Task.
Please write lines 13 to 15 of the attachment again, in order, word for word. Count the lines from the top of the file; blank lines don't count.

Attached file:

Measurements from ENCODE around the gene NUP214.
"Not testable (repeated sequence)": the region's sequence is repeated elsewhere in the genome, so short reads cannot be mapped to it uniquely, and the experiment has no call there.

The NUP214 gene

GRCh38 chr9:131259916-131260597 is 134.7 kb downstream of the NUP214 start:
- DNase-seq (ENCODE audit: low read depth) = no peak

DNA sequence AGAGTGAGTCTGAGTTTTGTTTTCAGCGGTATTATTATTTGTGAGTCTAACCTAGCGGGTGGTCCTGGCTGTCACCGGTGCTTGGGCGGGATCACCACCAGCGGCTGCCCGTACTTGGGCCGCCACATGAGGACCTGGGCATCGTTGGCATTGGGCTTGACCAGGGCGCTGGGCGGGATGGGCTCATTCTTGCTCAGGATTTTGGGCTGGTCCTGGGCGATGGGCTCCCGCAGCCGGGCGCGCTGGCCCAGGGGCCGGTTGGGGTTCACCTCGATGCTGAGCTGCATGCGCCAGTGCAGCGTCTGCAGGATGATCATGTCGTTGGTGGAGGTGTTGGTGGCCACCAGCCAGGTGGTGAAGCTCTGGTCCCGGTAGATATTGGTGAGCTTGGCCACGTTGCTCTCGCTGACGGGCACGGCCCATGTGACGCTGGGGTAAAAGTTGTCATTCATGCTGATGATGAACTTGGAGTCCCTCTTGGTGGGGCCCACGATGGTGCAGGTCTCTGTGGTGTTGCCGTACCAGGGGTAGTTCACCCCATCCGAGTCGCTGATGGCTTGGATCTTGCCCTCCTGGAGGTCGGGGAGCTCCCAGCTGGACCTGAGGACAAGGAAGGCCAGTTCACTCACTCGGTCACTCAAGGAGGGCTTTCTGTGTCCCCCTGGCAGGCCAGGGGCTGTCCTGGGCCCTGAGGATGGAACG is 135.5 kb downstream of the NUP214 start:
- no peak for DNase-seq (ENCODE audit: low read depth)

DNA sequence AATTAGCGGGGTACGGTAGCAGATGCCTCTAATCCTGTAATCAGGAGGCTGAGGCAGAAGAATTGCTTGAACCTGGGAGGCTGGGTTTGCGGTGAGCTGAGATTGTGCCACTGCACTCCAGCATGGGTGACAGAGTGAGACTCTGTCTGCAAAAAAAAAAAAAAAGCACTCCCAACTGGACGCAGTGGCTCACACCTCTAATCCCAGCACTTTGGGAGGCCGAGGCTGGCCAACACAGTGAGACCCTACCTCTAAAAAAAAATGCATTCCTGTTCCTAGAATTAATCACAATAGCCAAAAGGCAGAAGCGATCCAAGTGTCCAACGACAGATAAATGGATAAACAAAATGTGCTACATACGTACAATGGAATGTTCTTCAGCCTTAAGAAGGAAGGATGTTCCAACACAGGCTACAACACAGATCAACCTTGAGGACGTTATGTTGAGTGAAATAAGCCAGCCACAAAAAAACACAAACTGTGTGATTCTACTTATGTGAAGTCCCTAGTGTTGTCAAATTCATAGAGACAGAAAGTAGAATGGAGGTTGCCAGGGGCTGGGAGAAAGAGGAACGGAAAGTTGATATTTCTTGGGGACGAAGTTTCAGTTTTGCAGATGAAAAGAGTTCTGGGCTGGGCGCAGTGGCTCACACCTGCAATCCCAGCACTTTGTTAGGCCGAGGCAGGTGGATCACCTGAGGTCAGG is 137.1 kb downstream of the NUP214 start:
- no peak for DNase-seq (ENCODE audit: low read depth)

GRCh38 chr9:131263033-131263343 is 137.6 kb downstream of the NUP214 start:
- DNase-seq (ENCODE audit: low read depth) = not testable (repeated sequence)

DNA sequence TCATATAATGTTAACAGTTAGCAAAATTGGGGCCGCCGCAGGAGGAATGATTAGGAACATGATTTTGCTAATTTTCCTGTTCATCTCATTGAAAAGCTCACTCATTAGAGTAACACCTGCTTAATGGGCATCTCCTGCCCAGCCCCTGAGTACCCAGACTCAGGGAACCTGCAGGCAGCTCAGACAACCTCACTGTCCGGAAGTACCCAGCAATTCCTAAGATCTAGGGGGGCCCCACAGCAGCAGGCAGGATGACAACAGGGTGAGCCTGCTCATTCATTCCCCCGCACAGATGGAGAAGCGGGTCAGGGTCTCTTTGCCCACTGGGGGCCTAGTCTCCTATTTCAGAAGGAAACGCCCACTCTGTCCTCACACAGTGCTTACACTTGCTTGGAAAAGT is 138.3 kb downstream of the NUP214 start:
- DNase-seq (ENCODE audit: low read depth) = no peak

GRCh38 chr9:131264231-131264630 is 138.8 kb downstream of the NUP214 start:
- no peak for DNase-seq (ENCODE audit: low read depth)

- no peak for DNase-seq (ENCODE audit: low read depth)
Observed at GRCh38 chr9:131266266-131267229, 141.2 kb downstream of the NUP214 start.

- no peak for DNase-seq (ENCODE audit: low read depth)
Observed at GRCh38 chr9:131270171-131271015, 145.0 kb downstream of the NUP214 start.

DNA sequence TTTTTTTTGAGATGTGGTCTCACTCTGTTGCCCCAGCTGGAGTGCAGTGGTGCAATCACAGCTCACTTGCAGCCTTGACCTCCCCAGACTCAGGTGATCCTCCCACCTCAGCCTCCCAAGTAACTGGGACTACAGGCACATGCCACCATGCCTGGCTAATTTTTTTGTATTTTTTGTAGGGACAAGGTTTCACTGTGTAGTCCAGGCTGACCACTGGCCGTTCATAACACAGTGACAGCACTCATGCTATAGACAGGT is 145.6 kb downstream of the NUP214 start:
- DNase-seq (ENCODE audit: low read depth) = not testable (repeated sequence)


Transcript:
- DNase-seq (ENCODE audit: low read depth) = no peak

GRCh38 chr9:131264231-131264630 is 138.8 kb downstream of the NUP214 start:
- no peak for DNase-seq (ENCODE audit: low read depth)